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Salsola kali - L.

Common Name Saltwort, Russian thistle
Family Chenopodiaceae
USDA hardiness Coming soon
Known Hazards The plant contains up to 5% oxalic acid, so it should only be used in moderation[269]. Oxalic acid can lock up certain of the nutrients in food and, if eaten in excess, can lead to nutritional deficiencies. It is, however, perfectly safe in small amounts and its acid taste adds a nice flavour to salads. Cooking the plant will reduce the quantity of oxalic acid. People with a tendency to rheumatism, arthritis, gout, kidney stones and hyperacidity should take especial caution if including this plant in their diet since it can aggravate their condition[238].
Habitats Non-saline sandy beaches, avoiding acid soils. It is usually found on dry soils[17, 50].
Range Coastal Europe, including Britain, from Scandanavia south and east to N. Africa, Asia and N. America
Edibility Rating    (3 of 5)
Other Uses    (0 of 5)
Weed Potential Yes
Medicinal Rating    (2 of 5)
Care
Well drained soil Moist Soil Full sun
Salsola kali Saltwort, Russian thistle


http://commons.wikimedia.org/wiki/File:354_Salsola_kali.jpg
Salsola kali Saltwort, Russian thistle
http://commons.wikimedia.org/wiki/User:Alberto_Salguero

 

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Summary


Physical Characteristics

 icon of manicon of flower
Salsola kali is a ANNUAL growing to 0.6 m (2ft). It is in flower from July to September, and the seeds ripen from August to October. The species is hermaphrodite (has both male and female organs) and is pollinated by Wind.
Suitable for: light (sandy) and medium (loamy) soils and prefers well-drained soil. Suitable pH: acid, neutral and basic (alkaline) soils and can grow in very alkaline and saline soils.
It cannot grow in the shade. It prefers dry or moist soil. The plant can tolerate maritime exposure.

UK Hardiness Map US Hardiness Map

Synonyms

Habitats

 Cultivated Beds;

Edible Uses

Edible Parts: Leaves  Seed
Edible Uses:

Young leaves and stems - raw or cooked[46, 61, 62, 105]. An excellent food[85] with a crunchy tender texture[206]. The leaves can be used as a spinach substitute or added in small quantities to salads[9]. Seed - cooked. It can be ground into a meal and used as a gruel, thickener in soups etc or added to cereal flours when making bread etc[85]. The seed is small and hard to collect any quantity[85].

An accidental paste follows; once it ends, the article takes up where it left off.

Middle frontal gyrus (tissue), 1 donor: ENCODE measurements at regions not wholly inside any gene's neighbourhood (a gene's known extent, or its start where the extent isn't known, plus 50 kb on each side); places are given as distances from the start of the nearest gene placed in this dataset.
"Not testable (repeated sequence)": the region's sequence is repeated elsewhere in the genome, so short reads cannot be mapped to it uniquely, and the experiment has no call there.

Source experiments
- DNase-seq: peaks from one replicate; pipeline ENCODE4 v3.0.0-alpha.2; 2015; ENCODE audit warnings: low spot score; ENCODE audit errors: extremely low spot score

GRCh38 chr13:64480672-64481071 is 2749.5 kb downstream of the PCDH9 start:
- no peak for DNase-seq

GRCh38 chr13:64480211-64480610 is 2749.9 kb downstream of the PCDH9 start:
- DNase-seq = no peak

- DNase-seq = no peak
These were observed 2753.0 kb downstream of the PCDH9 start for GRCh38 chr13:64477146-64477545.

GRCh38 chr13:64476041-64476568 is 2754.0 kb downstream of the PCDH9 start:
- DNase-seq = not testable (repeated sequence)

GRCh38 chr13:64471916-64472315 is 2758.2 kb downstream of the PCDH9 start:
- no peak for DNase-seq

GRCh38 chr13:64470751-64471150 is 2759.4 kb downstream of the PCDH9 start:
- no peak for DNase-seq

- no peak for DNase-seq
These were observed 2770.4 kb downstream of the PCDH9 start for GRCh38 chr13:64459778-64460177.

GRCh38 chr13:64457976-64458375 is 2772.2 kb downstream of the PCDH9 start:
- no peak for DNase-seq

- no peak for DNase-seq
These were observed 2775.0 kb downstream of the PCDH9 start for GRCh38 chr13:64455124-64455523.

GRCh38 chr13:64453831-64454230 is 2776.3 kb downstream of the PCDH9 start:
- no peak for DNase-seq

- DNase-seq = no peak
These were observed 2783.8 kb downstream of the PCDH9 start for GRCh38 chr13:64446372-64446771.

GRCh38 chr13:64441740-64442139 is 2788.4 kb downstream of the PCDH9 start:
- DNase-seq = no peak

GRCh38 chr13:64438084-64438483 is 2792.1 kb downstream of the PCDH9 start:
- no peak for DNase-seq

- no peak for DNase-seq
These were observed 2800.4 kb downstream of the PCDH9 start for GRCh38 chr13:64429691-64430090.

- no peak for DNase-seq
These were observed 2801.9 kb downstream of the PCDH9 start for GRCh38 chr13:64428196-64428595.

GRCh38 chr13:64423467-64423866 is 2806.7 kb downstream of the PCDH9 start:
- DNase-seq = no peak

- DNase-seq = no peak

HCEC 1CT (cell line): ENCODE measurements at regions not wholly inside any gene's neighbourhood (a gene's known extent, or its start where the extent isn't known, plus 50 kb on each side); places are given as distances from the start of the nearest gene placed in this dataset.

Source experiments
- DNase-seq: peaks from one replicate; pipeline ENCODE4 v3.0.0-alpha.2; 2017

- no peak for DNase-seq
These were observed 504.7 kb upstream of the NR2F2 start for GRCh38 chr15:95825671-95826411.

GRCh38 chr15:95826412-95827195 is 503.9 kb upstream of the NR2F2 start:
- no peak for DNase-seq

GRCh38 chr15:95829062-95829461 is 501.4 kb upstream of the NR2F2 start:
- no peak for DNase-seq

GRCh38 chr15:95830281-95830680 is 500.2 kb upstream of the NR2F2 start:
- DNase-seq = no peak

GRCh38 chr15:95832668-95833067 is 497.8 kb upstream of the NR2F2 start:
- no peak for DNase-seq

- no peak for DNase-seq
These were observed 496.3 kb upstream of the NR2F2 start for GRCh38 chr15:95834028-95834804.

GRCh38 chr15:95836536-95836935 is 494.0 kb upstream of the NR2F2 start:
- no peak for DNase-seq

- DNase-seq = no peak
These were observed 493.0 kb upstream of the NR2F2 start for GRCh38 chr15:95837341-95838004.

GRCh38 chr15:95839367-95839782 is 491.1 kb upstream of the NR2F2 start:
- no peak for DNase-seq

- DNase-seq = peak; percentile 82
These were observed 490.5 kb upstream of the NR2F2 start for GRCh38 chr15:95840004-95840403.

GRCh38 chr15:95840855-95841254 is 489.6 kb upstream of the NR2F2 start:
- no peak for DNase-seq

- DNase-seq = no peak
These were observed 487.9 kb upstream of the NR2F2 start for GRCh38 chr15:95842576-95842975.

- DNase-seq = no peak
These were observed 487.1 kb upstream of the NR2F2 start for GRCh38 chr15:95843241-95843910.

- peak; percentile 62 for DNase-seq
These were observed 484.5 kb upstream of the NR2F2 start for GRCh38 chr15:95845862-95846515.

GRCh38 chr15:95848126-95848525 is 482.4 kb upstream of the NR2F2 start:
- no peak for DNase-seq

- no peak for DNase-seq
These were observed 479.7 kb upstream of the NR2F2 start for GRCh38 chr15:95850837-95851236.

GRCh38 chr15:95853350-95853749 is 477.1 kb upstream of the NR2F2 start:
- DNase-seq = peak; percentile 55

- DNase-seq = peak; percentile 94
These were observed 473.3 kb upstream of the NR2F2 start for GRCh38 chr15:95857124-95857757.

Medicinal Uses

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Cathartic  Diuretic  Emmenagogue  Stimulant  Vermifuge

The juice of the fresh plant is an excellent diuretic[4]. The seedpods can also be used[4]. Salsolin, one of the constituents of the plant, has been used to regulate the blood pressure. It is said to resemble papaverine in its effect on vasoconstriction and hydrastine in its effect on the smooth muscles of the uterus[269]. Reported to be cathartic, diuretic, emmenagogue, stimulant, and vermifuge, the plant is a folk remedy for dropsy and excrescences[269].

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Other Uses

Biomass  Cleanser  Potash

The ashes of the burnt plant are used for making glass and soap[100]. At one time large quantities of the ashes were imported into Britain for this purpose, but nowadays a chemical process using salt is employed[4]. The ashes can also be used as a cleaner for fabrics[169]. As a low-water-use plant, germinating quickly on minimally disturbed soils, and relatively free of diseases and parasites, this has been suggested as a fuel source for arid lands[269]. Yields of around 3 tonnes per hectare of plant material have been achieved[269].

Cultivation details

Requires a very sunny position in a light or medium well-drained soil. Tolerates maritime exposure. The plant is reported to tolerate an annual precipitation in the range of 26 to 97cm, an annual temperature in the range of 9.2 to 23.8°C and a pH of 7.0 to 7.9[269]. This species was seen growing in a sunny bed at Cambridge Botanical Gardens in 1987, we have also grown it on a number of occasions[K]. This species is listed as a serious weed in many countries of the world[269].

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Propagation

Seed - sow spring in situ. The seed has a short viability and should be stored cool over the winter[206].

Other Names

If available other names are mentioned here

Found In

Countries where the plant has been found are listed here if the information is available

Weed Potential

Right plant wrong place. We are currently updating this section. Please note that a plant may be invasive in one area but may not in your area so it’s worth checking.

Conservation Status

IUCN Red List of Threatened Plants Status :

Related Plants
Latin NameCommon NameEdibility RatingMedicinal Rating
Salsola collinaTumbleweed. Slender Russian Thistle11
Salsola komarovii 10
Salsola sodaBarilla Plant. Oppositeleaf Russian Thistle10
Salsola tragusPrickly Russian Thistle21

 

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Botanical References

17

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